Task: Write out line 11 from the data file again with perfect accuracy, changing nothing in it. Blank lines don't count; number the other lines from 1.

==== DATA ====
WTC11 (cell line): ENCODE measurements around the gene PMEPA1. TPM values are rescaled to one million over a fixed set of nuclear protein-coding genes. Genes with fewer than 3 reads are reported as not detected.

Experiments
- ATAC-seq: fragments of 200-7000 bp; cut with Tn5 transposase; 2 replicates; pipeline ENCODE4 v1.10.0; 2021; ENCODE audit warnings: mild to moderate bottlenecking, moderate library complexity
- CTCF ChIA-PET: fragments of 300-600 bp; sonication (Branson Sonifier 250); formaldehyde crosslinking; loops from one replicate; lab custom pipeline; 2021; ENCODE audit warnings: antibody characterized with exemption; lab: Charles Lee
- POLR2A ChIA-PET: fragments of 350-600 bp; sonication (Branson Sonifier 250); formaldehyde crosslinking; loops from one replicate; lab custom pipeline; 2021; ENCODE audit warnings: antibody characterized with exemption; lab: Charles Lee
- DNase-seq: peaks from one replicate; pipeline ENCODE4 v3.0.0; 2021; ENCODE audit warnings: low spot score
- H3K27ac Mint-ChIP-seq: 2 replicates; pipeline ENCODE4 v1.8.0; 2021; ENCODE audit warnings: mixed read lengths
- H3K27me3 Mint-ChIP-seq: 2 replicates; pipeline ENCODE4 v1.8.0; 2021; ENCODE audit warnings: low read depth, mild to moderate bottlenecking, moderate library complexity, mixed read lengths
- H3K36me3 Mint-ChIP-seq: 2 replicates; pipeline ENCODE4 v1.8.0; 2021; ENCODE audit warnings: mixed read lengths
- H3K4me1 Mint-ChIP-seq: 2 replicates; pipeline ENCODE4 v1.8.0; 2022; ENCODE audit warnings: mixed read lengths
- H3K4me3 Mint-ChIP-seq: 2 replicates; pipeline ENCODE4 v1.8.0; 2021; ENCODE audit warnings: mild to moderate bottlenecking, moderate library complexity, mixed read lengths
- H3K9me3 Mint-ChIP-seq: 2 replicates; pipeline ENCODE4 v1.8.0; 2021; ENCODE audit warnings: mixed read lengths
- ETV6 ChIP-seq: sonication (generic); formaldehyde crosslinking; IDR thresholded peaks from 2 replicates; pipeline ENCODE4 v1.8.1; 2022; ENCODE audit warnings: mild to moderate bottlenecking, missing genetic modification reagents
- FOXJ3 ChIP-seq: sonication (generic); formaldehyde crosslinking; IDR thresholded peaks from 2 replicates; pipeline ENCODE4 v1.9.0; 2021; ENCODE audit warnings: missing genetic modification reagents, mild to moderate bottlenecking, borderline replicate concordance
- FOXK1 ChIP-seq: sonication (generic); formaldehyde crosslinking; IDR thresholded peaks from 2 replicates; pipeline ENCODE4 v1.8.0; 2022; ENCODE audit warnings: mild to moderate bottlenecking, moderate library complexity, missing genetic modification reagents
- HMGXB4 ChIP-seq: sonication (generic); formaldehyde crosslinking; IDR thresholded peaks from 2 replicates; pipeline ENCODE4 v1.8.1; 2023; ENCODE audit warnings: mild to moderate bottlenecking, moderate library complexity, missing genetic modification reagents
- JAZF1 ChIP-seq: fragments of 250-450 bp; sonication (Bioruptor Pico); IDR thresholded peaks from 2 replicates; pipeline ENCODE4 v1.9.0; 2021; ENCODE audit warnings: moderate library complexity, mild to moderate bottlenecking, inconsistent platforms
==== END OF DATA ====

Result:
- H3K4me3 Mint-ChIP-seq: 2 replicates; pipeline ENCODE4 v1.8.0; 2021; ENCODE audit warnings: mild to moderate bottlenecking, moderate library complexity, mixed read lengths